The second stage of the litigation involved the penalties. This was perhaps more important than the merits of the case, because by losing on the merits, the taxpayer would be no worse off than if it had not tried to generate losses at all (except for the substantial federal interest). Indeed, this is the reason why Congress has proliferated penalties and why the Solicitor General was willing to seek certiorari for this seemingly isolated and narrow case.

The district court’s 2011 opinion on the penalties refused to apply the valuation (and basis) overstatement penalty, but did impose the negligence and substantial understatement penalties. Although the opinion reads as though it approved separate 20 percent penalties, presumably it only approved separate grounds for one 20 percent penalty under Section 6662(a) and (b). The penalty it refused to impose, the subsection (e) substantial valuation misstatement penalty, could be separately imposed because it can be increased to 40 percent if the misevaluation is “gross” in amount, which was alleged here.

The district court rejected the valuation penalty, which is defined so as to apply also to an adjusted basis claimed on a return that is 150 percent or more of the correct basis. It claimed that Heasley v. Commissioner of Internal Revenue, 902 F.2d 380, 383 (5th Cir. 1990), ruled that a deduction disallowance could not be penalized for a basis overstatement. The Fifth Circuit agreed, because it affirmed Ward per curiam, and cited Heasley. Heasley reasons that if the IRS denies a deduction because it is not allowable in any amount due to the nature of the transaction, then the amount of the value did not matter. In other words, taxpayer Heasley won because his deduction was “attributable to claiming an improper deduction or credit” rather than overstating an amount.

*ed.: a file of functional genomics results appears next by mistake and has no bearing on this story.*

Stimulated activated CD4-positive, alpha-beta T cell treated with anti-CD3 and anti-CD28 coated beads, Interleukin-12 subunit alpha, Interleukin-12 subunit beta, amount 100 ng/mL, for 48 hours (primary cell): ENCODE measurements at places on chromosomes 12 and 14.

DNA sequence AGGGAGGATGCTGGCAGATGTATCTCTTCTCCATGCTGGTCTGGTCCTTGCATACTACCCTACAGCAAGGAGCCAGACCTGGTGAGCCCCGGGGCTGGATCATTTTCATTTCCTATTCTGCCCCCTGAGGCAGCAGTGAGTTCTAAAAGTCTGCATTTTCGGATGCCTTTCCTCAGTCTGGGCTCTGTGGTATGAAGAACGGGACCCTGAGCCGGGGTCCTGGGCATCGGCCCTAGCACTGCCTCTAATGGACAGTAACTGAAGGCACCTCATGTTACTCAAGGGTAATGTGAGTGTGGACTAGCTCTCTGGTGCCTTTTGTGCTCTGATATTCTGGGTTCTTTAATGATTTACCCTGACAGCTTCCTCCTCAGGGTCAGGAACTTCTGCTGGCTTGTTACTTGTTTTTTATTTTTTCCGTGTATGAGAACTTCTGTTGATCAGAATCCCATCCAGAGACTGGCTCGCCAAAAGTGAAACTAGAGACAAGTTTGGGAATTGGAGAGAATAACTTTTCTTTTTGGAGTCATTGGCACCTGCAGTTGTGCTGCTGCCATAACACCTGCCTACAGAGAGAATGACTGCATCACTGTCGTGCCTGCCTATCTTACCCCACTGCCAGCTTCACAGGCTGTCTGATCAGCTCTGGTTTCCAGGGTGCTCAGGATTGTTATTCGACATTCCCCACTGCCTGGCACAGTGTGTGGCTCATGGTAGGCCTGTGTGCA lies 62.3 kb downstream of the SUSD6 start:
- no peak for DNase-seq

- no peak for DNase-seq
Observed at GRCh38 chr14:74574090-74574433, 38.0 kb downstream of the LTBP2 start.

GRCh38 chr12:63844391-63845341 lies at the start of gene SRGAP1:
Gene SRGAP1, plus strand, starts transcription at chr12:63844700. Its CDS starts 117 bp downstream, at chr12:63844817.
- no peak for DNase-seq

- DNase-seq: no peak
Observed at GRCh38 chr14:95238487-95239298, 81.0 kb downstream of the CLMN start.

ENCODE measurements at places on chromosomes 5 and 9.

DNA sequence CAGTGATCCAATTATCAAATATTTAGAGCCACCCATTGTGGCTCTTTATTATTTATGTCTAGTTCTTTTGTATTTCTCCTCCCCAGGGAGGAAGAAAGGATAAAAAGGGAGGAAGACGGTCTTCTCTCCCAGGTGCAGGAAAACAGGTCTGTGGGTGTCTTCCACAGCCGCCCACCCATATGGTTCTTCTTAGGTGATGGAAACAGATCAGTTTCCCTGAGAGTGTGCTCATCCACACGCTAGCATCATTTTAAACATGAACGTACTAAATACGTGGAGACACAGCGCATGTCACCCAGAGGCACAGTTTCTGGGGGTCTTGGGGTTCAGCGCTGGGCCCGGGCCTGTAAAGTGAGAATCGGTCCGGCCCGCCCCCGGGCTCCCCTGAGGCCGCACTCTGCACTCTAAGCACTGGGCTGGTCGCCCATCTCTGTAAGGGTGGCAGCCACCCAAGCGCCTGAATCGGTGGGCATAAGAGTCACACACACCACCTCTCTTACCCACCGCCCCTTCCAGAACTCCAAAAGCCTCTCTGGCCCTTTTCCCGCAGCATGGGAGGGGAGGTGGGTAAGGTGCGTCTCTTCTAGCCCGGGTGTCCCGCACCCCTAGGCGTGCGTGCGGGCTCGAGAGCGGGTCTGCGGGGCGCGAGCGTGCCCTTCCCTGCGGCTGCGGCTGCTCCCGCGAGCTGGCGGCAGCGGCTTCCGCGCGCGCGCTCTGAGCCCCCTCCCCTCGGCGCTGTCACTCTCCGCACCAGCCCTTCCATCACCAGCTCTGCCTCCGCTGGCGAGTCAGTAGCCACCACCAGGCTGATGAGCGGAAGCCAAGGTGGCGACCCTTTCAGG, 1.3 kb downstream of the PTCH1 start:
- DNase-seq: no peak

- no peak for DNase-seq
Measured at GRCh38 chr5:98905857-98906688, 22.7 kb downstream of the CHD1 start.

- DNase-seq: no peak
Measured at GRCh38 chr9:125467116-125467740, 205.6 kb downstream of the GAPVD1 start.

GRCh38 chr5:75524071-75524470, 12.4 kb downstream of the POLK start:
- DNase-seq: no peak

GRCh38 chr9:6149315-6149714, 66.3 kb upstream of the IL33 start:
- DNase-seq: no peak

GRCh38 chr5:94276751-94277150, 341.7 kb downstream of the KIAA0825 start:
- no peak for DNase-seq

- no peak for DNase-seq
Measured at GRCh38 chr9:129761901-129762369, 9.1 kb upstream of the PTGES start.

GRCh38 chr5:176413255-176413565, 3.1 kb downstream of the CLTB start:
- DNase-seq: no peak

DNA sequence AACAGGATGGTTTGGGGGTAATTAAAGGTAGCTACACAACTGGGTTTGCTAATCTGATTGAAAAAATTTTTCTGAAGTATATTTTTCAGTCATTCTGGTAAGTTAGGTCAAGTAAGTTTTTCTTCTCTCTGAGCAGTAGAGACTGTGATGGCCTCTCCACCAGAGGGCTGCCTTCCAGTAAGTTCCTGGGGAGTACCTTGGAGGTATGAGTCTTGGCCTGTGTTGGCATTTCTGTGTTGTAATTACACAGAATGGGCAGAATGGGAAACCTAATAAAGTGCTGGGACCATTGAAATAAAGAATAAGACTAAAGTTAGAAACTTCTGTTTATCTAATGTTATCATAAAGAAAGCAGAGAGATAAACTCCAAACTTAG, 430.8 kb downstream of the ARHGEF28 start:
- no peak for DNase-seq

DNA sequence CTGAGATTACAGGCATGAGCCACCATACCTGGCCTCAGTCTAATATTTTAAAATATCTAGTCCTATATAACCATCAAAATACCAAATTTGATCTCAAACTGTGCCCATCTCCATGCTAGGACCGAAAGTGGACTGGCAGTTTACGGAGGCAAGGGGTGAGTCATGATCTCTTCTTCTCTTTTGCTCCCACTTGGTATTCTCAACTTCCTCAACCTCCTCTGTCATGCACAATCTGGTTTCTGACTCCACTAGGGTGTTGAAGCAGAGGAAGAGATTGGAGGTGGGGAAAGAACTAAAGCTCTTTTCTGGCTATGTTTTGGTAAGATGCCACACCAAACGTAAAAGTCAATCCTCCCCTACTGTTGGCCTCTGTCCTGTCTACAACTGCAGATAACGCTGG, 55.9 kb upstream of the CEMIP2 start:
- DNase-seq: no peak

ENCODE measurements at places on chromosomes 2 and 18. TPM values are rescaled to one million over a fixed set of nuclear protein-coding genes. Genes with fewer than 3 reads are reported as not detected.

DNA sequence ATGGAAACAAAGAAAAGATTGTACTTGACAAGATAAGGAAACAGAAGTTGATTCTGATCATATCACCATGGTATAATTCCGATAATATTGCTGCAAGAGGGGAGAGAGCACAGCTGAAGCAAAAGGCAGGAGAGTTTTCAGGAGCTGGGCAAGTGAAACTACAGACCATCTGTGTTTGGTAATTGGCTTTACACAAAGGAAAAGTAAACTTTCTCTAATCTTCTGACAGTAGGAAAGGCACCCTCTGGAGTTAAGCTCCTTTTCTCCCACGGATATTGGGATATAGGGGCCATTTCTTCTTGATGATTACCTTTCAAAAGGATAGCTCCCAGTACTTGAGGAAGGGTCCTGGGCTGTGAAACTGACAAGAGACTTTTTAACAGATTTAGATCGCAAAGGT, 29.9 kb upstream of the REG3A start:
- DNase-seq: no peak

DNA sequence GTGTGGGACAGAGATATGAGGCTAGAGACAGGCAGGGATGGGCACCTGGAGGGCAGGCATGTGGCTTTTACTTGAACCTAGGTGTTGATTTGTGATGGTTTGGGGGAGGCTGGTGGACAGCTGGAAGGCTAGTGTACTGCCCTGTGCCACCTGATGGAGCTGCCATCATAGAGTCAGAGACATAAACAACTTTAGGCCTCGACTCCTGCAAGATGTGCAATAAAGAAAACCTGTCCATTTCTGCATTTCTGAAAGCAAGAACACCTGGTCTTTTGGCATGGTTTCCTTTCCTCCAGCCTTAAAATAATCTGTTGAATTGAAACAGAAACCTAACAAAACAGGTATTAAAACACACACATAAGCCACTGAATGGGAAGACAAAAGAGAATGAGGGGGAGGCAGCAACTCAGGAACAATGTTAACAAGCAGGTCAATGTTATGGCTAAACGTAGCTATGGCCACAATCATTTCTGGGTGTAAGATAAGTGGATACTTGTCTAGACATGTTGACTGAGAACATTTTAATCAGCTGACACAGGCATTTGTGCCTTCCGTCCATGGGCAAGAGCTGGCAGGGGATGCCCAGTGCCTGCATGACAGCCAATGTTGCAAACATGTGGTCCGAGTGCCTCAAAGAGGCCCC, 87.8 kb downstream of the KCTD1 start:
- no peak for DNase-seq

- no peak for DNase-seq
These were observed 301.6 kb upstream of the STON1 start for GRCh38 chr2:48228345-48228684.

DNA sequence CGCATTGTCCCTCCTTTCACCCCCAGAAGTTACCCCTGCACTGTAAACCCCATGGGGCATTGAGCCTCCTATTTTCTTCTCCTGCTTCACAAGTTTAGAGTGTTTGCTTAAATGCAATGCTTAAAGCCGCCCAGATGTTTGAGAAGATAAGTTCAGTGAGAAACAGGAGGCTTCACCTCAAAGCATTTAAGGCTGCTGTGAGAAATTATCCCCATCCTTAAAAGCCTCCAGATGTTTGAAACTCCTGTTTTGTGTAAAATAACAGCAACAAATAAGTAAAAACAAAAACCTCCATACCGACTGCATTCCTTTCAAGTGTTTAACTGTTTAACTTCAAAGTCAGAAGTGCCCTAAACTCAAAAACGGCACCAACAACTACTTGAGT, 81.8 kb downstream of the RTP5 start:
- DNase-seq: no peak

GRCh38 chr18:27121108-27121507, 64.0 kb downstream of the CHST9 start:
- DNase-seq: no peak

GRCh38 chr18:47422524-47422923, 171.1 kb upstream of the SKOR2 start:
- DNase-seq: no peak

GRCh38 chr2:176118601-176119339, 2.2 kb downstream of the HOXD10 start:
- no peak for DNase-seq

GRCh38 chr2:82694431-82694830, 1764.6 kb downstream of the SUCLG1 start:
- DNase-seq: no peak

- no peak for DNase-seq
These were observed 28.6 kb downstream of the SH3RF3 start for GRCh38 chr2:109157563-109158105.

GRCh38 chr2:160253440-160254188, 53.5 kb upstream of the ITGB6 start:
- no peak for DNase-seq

Significance of This Appeal

Since 2001, the only federal tax cases in which the United States has sought review in the Supreme Court have been United Dominion Inds., Inc. v. United States, 532 US 822 (2001); United States v. Home Concrete & Supply, LLC, 132 S.Ct. 1836 (2012); United States v. Clintwood Elkhorn Mining Co., 553 US 1 (2008); and Woods. The last three all involved procedural issues; the United States lost the first two and won Clintwood. All of the cases but Clintwood involved conflicts in the circuits.

This pattern suggests that (1) the Court is very likely to grant certiorari in a federal tax case when the government asks; (2) for some reason, procedural issues are of most interest to the IRS these days, perhaps because they are thought to have more general applicability; (3) the general view that a conflict in the circuits is the best way to obtain Supreme Court review is correct; and (4) the United States is very careful about asking for review of tax decisions, so presumably it thinks the issue in Woods is of great systemic importance.

The additional question that the Court itself asked to be briefed is revealing: Did the trial court have jurisdiction in a case brought by the tax matters partner to decide the penalty issue, given the fact that the penalty is only collected at the partner level? The continuing confusion over the scope of tax matters partner litigation suggests that that supposedly simplifying regime has partly failed.

This case will not be argued until the fall.